He was right.
Now the U.S. Commission on Civil Rights, two members dissenting, has underlined how right Alito was. In a conflict between non-discrimination laws and religious liberty, a commission report says, non-discrimination as defined by the government wins. Although the commission lacks enforcement authority, its report unquestionably reflects an ominous, growing consensus in secular liberal circles.
Not only that, but the civil rights watchdog's chairman, Martin R. Castro, accompanied the report's release with a statement calling "religious liberty" and "religious freedom" frequent code words for "discrimination, intolerance, racism, sexism, homophobia, Islamophobia" and other reprehensible behavior.
This was deeply and gratuitously offensive. Some proponents of religious liberty no doubt have been guilty of intolerance, and some perhaps still are. But religious liberty itself is no more invalidated by that fact than speeding laws are invalidated by drivers who speed.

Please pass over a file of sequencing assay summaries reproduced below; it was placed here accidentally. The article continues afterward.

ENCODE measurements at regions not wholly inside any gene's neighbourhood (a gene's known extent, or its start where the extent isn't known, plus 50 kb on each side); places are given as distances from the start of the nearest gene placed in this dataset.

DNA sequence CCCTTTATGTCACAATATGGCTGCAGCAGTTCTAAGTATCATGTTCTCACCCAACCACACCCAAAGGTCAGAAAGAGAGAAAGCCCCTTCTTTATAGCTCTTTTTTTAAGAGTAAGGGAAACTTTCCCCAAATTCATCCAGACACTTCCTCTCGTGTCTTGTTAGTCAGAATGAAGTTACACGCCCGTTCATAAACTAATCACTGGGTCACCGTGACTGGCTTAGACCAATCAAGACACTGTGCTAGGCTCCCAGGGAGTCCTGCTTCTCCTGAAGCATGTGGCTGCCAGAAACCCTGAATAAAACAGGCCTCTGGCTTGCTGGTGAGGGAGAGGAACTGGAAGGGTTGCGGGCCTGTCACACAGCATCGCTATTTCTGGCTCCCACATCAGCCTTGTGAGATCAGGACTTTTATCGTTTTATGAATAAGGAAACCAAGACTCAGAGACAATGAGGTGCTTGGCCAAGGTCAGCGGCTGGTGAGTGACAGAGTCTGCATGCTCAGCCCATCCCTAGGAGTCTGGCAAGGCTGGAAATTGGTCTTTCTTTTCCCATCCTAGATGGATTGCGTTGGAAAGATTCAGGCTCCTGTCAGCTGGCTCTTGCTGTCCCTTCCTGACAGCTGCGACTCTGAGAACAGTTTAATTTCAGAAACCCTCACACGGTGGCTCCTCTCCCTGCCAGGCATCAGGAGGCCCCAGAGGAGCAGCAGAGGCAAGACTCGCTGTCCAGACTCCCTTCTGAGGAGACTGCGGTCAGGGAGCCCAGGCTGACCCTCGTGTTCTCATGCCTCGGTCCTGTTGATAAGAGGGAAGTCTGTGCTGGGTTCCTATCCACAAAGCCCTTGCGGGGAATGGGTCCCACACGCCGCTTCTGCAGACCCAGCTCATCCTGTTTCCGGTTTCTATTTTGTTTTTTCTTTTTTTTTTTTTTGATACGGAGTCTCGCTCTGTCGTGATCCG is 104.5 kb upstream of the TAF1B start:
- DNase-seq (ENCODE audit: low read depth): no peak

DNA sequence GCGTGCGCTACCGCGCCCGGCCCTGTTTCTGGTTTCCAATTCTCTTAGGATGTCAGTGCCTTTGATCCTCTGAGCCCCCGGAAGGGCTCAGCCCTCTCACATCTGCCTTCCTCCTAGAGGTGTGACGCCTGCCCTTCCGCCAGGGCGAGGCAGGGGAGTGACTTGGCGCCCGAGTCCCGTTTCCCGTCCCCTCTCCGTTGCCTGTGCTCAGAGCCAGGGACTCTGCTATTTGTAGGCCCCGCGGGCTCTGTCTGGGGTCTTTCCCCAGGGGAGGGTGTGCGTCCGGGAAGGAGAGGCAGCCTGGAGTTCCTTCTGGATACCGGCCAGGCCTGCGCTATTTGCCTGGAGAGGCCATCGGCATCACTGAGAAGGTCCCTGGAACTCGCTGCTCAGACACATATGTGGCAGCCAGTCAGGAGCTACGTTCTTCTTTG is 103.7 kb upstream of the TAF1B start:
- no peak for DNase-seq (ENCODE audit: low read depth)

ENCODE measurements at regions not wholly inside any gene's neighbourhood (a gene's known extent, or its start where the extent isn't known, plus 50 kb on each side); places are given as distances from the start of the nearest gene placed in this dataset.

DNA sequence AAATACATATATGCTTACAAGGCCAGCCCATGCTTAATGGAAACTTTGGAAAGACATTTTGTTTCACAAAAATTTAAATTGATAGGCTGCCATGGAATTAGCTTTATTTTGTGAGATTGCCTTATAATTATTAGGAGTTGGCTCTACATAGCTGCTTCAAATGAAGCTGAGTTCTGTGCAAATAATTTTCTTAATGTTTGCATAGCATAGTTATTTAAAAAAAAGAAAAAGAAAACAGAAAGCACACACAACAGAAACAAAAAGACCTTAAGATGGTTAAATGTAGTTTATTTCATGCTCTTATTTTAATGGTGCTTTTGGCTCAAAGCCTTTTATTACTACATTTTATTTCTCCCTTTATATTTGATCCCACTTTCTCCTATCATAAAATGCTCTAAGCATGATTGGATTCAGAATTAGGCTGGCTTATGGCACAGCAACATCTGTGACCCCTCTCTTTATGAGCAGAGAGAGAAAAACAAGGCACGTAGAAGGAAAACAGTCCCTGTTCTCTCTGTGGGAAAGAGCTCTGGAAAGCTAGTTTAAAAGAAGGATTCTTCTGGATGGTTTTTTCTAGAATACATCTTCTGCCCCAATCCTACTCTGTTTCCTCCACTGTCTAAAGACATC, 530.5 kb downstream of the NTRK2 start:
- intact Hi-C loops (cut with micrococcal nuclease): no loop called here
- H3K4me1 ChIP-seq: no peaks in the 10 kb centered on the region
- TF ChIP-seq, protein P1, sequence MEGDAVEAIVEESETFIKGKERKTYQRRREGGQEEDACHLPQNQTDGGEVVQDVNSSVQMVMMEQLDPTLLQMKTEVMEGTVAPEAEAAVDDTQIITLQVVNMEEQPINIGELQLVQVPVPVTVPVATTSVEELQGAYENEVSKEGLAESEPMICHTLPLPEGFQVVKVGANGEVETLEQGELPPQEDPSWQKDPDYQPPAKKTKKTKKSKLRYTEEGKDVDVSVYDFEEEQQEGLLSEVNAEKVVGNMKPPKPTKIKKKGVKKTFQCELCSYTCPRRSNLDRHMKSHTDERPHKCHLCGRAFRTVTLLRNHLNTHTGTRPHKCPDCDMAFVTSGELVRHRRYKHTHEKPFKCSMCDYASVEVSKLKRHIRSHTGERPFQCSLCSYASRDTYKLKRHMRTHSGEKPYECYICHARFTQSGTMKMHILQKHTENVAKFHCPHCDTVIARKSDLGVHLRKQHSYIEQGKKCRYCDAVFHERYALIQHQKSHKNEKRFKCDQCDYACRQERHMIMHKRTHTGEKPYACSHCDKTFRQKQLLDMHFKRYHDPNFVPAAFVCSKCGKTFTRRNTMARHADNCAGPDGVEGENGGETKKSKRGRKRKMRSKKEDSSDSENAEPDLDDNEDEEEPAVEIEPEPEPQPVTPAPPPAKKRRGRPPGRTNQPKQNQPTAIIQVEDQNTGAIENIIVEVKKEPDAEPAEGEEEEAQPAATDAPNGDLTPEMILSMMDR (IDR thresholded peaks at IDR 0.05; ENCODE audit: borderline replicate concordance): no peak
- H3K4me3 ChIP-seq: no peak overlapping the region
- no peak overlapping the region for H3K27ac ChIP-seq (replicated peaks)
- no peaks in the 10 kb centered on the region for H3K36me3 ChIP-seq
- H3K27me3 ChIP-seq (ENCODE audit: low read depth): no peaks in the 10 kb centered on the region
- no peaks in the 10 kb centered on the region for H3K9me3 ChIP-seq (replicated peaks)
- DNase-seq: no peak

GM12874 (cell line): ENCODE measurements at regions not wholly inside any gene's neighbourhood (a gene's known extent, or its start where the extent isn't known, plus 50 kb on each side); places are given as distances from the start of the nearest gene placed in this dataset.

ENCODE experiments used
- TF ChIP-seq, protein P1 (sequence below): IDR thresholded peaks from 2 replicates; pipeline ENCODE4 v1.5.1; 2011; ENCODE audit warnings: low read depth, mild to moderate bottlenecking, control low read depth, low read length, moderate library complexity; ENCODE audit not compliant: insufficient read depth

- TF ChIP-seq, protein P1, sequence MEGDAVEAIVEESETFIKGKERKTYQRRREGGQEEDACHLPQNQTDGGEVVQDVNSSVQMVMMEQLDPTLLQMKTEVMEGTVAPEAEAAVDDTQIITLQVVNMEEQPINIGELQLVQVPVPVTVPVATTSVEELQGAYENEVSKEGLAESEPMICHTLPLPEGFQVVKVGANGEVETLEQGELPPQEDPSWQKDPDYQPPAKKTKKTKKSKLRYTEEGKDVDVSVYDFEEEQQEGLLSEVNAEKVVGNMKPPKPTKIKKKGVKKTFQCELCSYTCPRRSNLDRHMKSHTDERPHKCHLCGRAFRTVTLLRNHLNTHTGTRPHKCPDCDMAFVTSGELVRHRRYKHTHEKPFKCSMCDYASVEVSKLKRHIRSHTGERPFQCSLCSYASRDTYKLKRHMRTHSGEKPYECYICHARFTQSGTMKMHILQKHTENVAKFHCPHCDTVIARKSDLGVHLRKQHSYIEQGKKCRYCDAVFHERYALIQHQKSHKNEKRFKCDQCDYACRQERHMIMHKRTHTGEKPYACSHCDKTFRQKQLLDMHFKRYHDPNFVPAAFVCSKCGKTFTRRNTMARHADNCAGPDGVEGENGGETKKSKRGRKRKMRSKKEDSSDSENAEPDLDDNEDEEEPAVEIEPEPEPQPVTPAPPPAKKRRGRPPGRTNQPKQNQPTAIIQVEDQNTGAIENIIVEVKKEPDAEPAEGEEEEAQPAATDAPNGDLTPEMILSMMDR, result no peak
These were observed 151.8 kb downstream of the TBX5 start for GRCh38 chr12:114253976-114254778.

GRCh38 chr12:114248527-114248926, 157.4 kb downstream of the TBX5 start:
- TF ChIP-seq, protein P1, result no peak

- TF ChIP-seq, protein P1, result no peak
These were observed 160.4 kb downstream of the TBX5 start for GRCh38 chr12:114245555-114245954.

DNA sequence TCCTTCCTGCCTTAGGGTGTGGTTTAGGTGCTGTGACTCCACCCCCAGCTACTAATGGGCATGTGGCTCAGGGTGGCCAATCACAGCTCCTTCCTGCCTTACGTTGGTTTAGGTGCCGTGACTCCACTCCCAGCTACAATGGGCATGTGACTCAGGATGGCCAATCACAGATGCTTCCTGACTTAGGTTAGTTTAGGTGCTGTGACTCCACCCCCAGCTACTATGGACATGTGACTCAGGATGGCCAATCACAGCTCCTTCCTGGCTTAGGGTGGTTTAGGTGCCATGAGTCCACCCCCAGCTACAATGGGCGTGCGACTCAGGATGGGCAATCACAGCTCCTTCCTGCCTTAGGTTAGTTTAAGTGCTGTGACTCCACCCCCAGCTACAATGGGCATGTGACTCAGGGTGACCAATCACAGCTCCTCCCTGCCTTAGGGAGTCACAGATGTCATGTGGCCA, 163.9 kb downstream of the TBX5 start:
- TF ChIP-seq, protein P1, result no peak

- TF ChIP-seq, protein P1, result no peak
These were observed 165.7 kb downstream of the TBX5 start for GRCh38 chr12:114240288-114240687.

Religious liberty is part of the Constitution, embedded in the Religion Clauses of the First Amendment. By contrast, non-discrimination isn't mentioned in the constitutional text and tortuous interpretation has sometimes been required to find a basis for it there. Justice Anthony Kennedy's majority opinion legalizing same-sex marriage last year was an egregious instance.
But an incident back in 1783 points to the most compelling reason for concern about these matters.